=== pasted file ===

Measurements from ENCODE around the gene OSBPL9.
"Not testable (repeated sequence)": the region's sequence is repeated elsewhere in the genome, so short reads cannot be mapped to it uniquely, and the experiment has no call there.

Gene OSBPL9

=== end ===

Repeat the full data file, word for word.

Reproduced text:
Measurements from ENCODE around the gene OSBPL9.
"Not testable (repeated sequence)": the region's sequence is repeated elsewhere in the genome, so short reads cannot be mapped to it uniquely, and the experiment has no call there.

Gene OSBPL9